(CBS Detroit) -- Where do talks on stimulus checks stand now? Earlier this week, they were inching forward, with Democrats and Republicans mostly agreeing on the need for another round of direct payments to Americans, even as they remained divided over other parts of a broader package. Then, on Tuesday, President Trump blew up negotiations, only to try to piece them back together from the shrapnel shortly after.
State Of Negotiations
Certain parts of a larger package remain in play. There's some confusion as to what exactly those are. Stimulus checks top the list, but also possibly included could be airline aid, and the Paycheck Protection Program, along with extra unemployment benefits and coronavirus testing and contact tracing.
House Speaker Nancy Pelosi remains unwilling to agree to one-off deals addressing specific issues. And Treasury Secretary Steven Mnuchin has since made it clear to Pelosi that a more comprehensive deal is still a possibility. (Senate Republicans probably won't support a big deal, however.) So apparently the door also remains cracked open on a larger package, like the slimmed-down HEROES Act passed last week. Any agreement, large or small, grows increasingly unlikely as the November 3 election approaches.
As of Friday, the White House is now looking to put forth a $1.8 trillion deal for coronavirus stimulus. That price tag would exceed the $1.6 trillion package Republicans had proposed previously and far exceed anything the party's deficit hawks have been willing to abide. But it also falls $400 billion short of what the House passed last week.
Trump also said Friday on The Rush Limbaugh Show, "I would like to see a bigger stimulus package, frankly, than either the Democrats or Republicans are offering."
Either way, President Trump is back to playing cheerleader for a version of a stimulus package he summarily shut down earlier in the week.
Mnuchin spoke with Pelosi Friday afternoon, according to Pelosi's Deputy Chief of Staff, Drew Hammill. Back in play is more state and local funding, which had been a major sticking point in negotiations before Tuesday. Stimulus checks also remain at the top of the list, along with help for ailing airlines. A strategic plan for attacking the virus also remains important.
What About Stimulus Checks?
So where does this curvy road to another possible stimulus package leave us right now?
Leaders from both sides of negotiations want struggling Americans to receive another round of stimulus checks. That much is clear. The individual payment would likely be capped at $1,200 for those whose annual Adjusted Gross Income does not exceed $75,000, and scale down to $0 as annual AGI approaches $99,000. Qualifications may also change, specifically as they apply to dependents, giving consumers a chance at a larger payout.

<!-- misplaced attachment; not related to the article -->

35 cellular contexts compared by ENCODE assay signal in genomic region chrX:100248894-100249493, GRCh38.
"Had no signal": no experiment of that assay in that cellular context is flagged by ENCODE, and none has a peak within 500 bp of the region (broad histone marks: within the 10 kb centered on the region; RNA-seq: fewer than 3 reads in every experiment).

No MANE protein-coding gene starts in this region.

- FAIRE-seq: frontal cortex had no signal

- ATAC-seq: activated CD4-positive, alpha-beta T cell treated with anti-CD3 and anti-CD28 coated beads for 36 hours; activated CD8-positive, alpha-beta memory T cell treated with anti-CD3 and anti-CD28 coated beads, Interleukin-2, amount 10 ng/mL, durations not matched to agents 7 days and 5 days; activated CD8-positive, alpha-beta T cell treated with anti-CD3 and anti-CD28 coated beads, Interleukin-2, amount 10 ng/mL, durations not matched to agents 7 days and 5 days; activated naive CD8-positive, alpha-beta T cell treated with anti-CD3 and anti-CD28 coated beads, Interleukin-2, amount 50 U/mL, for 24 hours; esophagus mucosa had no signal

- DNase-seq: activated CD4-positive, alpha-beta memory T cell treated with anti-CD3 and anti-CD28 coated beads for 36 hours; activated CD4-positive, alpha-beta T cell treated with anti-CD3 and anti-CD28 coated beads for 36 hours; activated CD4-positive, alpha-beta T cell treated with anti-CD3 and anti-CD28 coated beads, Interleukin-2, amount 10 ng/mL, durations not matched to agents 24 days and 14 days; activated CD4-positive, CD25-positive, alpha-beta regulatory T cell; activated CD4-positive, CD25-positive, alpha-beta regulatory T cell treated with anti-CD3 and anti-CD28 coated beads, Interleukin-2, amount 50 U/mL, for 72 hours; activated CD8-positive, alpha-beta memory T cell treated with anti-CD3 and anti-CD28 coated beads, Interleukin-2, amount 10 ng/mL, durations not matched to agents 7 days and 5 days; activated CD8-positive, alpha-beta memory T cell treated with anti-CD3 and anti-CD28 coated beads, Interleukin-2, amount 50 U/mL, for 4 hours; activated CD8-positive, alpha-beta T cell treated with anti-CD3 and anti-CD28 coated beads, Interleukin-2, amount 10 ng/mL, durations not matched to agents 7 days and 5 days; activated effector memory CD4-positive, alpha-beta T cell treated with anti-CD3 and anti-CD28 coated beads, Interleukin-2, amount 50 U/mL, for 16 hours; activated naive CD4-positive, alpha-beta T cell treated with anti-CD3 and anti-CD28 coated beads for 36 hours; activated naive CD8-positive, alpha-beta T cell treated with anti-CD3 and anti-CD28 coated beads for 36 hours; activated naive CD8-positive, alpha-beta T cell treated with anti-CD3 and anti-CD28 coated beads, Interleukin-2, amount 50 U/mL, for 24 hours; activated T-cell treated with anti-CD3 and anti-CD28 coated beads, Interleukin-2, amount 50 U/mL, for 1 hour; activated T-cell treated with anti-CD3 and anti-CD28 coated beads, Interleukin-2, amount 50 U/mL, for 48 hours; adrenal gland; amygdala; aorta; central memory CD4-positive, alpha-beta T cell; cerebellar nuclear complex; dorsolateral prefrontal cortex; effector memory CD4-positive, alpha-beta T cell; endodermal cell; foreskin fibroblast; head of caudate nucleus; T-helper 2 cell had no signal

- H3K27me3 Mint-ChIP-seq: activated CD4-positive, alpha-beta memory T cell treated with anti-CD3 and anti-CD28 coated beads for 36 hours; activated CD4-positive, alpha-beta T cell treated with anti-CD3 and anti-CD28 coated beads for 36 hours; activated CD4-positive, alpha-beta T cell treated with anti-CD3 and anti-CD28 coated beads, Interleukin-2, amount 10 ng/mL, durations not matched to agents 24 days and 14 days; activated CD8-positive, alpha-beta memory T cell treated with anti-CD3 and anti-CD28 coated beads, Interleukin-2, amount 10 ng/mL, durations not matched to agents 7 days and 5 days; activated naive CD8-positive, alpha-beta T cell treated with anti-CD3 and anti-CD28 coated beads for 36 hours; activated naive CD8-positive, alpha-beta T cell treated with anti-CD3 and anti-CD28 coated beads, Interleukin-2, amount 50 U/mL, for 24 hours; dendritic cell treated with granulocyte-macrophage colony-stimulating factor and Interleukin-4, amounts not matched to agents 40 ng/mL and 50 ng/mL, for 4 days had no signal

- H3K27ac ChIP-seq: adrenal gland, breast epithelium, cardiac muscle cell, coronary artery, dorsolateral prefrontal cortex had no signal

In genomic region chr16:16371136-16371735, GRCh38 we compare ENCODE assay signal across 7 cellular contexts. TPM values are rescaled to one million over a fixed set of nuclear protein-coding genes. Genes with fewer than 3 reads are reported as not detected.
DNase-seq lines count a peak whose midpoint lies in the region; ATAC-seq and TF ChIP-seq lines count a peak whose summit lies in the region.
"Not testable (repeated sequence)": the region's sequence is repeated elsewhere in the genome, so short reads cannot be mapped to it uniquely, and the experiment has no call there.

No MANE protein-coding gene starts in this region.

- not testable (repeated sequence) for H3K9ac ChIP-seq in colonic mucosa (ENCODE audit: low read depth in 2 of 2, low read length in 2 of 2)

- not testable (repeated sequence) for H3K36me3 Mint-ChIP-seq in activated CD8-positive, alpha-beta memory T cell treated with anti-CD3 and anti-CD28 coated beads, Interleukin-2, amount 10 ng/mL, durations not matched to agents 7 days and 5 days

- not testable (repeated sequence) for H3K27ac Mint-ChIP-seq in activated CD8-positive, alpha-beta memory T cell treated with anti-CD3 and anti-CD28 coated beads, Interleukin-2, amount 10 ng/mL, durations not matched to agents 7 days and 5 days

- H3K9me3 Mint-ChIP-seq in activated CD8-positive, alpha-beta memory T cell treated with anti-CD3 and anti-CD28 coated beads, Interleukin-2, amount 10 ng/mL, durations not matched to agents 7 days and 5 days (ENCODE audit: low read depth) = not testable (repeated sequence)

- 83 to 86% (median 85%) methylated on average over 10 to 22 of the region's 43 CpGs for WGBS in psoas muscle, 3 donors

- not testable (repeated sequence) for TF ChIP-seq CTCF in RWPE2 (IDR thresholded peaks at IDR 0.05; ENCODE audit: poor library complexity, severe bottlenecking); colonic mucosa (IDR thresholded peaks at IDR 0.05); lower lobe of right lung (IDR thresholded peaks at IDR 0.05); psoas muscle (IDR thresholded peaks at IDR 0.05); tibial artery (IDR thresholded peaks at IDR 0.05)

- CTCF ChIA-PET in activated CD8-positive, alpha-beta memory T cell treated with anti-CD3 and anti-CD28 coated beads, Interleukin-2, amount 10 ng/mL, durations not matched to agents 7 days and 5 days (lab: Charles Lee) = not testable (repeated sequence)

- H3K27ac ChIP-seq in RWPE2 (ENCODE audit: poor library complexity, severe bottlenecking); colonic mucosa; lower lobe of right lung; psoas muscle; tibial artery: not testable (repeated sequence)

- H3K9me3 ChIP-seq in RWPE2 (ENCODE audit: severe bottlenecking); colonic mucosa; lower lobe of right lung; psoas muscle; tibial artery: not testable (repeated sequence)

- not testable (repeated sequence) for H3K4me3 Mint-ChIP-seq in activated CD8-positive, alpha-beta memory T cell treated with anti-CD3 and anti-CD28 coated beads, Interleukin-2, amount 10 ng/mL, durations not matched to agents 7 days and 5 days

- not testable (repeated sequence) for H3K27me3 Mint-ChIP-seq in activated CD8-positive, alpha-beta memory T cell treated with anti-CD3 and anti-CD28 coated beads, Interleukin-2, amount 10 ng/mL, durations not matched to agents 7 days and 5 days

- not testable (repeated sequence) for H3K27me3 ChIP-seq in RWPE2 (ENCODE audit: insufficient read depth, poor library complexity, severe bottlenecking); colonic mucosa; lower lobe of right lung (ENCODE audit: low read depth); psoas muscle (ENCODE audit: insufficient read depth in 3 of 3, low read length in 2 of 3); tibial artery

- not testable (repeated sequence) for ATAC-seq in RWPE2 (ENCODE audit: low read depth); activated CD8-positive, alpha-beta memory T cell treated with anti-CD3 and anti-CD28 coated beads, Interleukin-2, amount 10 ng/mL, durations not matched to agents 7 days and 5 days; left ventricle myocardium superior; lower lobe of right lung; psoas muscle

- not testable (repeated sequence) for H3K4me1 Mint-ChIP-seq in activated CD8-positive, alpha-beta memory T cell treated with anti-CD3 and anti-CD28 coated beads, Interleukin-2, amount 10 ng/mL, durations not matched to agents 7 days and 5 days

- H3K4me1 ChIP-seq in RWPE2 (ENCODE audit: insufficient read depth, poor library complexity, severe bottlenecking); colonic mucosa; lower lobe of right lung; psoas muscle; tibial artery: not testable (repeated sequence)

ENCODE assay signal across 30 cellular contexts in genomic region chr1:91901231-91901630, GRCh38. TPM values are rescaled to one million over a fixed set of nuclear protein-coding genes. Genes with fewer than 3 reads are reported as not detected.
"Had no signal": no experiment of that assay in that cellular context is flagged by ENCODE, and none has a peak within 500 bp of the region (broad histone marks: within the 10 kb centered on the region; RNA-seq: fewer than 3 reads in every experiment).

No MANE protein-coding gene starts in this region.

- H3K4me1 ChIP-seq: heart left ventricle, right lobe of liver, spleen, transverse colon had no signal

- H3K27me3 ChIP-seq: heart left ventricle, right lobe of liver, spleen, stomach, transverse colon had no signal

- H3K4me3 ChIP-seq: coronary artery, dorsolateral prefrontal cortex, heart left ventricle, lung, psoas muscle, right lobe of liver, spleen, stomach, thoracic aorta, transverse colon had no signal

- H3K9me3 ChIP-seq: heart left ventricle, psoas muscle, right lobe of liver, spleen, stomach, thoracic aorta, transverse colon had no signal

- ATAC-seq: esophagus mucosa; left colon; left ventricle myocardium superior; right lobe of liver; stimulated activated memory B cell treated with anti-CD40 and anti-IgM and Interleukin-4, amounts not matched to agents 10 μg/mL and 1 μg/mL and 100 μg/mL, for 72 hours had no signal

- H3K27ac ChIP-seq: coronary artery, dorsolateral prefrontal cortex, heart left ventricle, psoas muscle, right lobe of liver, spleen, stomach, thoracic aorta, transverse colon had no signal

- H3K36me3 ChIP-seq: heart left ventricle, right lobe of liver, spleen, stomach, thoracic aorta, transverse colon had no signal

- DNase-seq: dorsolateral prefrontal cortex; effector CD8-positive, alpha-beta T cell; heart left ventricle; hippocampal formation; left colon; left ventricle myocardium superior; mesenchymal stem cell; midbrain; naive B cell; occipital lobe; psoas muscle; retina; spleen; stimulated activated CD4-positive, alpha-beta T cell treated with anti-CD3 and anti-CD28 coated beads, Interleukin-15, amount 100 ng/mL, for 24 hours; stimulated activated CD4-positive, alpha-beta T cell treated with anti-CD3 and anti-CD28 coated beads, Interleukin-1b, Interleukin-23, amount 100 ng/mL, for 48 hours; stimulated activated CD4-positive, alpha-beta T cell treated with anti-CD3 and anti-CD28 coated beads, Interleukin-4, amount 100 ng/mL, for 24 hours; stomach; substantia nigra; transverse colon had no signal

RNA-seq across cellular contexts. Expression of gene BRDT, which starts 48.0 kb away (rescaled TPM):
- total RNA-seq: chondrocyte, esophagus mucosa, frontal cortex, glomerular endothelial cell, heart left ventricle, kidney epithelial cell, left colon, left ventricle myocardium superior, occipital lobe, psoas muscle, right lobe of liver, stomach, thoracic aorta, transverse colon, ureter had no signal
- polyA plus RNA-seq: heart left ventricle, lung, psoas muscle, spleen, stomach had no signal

Also unclear is whether those payments would come as a standalone bill or as part of some larger stimulus package. Also unclear is how fast that money would reach people's pockets. Given the very fluid state of affairs, here are a few reasonable guesses as to possible timelines:
- If the House passes a bill Monday, October 19, and the Senate October 20, the President could sign it into law on October 21. Direct deposits would start being sent the week of November 9 and paper checks the week of November 23.
- If the House passes a bill Monday, November 23, and the Senate November 30, the President could sign it into law on December 1. Direct deposits would start being sent the week of December 14 and paper checks the week of December 21.
- If the House passes a bill Monday, December 7, and the Senate December 8, the President could sign it into law on December 9. Direct deposits would start being sent the week of December 21 and paper checks the week of January 4, 2021.
Democrats and Republicans remain divided on key points. Senate Majority Leader Mitch McConnell said Friday that a new deal is "unlikely in the next three weeks." And with election day just over three weeks away, the runaround over stimulus checks could just be another way of drawing the focus to a story with a potentially positive outcome and one over which the President can exert some amount of control.
The Current Economy
What remains crystal clear, however, is that American households need another major injection of funds to stave off more damage to themselves and the economy as a whole. The U.S. is on the brink of a food bank meal shortage with possibly severe effects on the record-setting 22.3 million American adults without a reliable source of food. U.S. Census data indicates that more than 12% of these households include children.
Federal Reserve Chairman Jerome Powell said earlier this week that "too little support would lead to a weak recovery, creating unnecessary hardship for households and businesses." In his view, direct payments to households, more generous unemployment insurance and help for small businesses have kept the situation from worsening further. But a downward spiral of job losses begetting more job losses through reduced consumer spending is still a very real possibility without further government support.
Consumer spending, which accounts for 70 percent of the economy, increased one percent in August, far below the double-digit increases from earlier in the recovery. Last month, domestic employers added only 661,000 jobs, almost 150,000 below expectations and over 800,000 fewer than in August. Last week, another 840,000 Americans filed for first-time unemployment benefits. And, at present, 25 million Americans are currently receiving some form of unemployment benefit.
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